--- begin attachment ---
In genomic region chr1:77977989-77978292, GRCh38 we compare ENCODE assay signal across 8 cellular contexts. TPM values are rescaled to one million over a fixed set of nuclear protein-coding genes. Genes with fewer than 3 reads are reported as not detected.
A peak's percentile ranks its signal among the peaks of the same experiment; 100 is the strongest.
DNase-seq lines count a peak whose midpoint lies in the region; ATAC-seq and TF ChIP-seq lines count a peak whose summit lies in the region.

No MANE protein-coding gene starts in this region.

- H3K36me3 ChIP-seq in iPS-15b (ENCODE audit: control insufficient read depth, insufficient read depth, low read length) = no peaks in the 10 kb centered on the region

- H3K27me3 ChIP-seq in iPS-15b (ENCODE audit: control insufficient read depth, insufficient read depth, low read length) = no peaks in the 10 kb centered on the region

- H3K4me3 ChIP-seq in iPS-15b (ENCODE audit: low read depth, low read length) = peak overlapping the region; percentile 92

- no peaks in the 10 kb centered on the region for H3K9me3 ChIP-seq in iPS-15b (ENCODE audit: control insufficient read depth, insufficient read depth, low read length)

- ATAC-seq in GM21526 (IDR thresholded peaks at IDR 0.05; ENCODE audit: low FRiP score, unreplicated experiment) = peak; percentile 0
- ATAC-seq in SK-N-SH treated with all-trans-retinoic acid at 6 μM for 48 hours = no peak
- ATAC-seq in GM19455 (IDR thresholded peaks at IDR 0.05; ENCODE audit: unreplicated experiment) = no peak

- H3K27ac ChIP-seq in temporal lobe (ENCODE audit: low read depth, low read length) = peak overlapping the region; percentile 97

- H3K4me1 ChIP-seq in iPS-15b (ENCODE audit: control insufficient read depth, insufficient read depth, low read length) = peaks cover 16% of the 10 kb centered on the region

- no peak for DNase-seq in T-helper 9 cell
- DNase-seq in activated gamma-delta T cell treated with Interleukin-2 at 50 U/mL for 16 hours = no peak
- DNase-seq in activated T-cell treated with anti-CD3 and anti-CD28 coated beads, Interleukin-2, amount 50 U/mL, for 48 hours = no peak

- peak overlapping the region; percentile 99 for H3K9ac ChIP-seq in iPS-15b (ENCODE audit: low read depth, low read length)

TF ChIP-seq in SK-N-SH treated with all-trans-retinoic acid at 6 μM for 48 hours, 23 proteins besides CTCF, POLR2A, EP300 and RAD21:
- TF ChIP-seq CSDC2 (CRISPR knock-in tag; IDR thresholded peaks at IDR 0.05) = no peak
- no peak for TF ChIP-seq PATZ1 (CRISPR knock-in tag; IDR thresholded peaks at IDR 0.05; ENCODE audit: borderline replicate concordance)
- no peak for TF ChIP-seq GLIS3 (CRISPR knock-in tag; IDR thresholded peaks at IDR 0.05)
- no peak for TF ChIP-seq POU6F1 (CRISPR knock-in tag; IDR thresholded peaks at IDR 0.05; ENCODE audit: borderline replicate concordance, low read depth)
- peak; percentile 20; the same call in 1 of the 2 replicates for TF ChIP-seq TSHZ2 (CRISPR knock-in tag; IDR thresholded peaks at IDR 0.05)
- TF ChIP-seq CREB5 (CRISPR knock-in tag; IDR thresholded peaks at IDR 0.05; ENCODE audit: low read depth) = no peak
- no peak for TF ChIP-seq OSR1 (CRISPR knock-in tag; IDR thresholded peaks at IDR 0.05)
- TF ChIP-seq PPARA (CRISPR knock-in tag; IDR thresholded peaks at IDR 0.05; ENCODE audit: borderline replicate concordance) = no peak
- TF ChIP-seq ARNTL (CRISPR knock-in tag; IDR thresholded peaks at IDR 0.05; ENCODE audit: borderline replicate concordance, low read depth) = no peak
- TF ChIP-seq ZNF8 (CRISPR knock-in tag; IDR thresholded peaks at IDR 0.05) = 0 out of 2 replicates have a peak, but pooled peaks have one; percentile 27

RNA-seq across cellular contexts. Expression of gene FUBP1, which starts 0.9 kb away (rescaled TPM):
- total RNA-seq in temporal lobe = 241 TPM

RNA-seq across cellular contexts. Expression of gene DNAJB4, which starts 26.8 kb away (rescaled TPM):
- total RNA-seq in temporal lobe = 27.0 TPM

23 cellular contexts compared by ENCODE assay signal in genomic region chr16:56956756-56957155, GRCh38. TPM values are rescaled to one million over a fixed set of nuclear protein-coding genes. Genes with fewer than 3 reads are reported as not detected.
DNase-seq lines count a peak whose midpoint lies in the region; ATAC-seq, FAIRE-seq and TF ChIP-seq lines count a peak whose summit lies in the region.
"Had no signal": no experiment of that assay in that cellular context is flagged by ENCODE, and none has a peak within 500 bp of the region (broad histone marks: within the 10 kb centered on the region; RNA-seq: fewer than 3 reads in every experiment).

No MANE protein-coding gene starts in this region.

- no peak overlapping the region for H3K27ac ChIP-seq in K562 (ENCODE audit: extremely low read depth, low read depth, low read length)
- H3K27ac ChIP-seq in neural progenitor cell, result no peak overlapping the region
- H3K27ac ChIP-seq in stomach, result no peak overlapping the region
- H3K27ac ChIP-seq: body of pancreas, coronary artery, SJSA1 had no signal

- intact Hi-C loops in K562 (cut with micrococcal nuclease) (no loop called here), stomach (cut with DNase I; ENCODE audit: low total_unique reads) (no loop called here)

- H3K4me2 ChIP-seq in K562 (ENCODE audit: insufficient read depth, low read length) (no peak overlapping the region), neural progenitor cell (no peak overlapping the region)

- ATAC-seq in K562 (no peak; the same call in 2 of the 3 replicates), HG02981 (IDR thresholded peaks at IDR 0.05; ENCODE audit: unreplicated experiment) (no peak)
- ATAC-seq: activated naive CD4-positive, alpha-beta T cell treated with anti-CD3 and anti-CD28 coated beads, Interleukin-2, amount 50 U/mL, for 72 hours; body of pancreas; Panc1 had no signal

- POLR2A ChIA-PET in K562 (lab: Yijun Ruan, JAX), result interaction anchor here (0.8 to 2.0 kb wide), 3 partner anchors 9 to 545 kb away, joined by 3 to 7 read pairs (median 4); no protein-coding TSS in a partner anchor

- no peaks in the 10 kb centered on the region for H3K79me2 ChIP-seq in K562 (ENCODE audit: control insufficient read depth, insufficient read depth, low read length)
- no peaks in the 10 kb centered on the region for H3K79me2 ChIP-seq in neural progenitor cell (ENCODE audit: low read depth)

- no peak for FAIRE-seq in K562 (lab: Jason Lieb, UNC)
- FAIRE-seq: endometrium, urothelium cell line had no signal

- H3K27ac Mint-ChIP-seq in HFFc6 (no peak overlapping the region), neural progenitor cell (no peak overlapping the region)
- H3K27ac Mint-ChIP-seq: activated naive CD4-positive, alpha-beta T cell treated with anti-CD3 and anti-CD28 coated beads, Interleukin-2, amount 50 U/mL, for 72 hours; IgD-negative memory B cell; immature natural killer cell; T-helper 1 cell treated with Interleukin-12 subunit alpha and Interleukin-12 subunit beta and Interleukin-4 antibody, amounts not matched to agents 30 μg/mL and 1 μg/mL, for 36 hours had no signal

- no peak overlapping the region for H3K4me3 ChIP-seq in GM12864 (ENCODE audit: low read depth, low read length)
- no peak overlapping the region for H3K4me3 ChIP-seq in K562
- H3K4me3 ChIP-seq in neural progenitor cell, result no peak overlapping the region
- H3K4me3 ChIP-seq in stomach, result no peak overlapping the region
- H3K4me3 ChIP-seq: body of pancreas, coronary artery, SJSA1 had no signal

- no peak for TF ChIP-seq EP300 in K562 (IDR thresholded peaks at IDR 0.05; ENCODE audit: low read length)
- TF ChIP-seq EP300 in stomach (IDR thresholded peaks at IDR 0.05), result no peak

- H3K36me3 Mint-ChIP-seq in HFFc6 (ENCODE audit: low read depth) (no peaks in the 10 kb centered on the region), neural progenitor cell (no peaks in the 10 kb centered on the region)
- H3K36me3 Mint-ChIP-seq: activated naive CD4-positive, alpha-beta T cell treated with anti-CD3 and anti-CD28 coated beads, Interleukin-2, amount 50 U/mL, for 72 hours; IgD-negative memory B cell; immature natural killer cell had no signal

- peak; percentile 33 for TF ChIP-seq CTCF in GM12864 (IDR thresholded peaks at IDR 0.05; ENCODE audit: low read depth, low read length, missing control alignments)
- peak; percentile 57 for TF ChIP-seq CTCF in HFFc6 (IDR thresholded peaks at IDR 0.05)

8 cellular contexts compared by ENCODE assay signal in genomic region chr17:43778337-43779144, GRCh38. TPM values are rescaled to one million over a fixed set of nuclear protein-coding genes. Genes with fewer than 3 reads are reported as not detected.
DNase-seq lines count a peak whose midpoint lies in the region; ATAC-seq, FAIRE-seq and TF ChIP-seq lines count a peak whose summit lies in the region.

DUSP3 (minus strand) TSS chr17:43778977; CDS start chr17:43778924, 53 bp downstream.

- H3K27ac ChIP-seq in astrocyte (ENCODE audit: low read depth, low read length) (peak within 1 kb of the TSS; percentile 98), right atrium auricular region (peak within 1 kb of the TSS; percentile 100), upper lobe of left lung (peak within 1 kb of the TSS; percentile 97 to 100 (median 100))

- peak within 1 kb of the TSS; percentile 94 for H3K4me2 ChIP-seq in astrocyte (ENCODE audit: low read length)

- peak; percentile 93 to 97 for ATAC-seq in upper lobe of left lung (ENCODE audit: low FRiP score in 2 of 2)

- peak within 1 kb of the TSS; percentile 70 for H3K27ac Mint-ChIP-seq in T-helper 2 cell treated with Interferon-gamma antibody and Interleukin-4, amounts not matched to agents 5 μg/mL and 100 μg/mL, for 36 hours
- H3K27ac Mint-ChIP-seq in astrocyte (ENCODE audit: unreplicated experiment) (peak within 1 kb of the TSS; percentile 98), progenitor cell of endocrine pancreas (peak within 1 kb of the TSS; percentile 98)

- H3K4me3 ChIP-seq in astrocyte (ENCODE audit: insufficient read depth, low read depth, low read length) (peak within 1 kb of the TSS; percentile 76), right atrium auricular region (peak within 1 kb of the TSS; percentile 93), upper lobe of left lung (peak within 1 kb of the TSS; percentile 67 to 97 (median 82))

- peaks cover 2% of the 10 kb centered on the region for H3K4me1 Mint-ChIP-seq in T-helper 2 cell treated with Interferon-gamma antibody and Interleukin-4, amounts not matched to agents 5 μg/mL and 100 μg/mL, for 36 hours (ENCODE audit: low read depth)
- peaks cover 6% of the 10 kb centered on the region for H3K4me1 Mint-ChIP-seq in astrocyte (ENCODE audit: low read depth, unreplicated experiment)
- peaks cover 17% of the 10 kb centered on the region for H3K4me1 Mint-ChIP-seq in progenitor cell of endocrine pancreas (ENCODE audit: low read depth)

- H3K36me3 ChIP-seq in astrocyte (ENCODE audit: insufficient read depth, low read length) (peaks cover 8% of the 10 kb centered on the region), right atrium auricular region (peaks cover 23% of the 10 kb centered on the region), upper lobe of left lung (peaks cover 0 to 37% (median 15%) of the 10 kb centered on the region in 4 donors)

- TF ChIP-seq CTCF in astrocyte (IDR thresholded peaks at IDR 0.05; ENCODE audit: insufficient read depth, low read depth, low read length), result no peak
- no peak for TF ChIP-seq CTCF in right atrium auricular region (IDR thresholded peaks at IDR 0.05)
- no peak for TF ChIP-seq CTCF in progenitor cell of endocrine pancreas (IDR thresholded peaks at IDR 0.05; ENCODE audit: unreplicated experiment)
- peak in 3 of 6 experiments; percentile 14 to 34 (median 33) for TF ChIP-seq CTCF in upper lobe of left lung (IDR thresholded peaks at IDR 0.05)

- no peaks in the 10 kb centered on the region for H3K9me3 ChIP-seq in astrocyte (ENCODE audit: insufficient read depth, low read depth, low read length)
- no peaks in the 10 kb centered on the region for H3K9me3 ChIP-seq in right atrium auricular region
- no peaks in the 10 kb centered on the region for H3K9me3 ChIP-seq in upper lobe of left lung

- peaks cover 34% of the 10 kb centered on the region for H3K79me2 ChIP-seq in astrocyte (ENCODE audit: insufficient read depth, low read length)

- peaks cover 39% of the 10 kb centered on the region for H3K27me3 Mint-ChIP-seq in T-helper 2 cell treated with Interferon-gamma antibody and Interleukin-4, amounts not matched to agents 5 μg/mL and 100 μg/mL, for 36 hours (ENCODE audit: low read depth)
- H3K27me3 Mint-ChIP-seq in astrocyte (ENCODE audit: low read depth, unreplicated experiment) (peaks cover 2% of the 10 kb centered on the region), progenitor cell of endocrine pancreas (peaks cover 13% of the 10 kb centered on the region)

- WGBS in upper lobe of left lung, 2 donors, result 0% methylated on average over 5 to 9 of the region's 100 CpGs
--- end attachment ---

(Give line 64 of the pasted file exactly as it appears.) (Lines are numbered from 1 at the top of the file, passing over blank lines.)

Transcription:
DNase-seq lines count a peak whose midpoint lies in the region; ATAC-seq, FAIRE-seq and TF ChIP-seq lines count a peak whose summit lies in the region.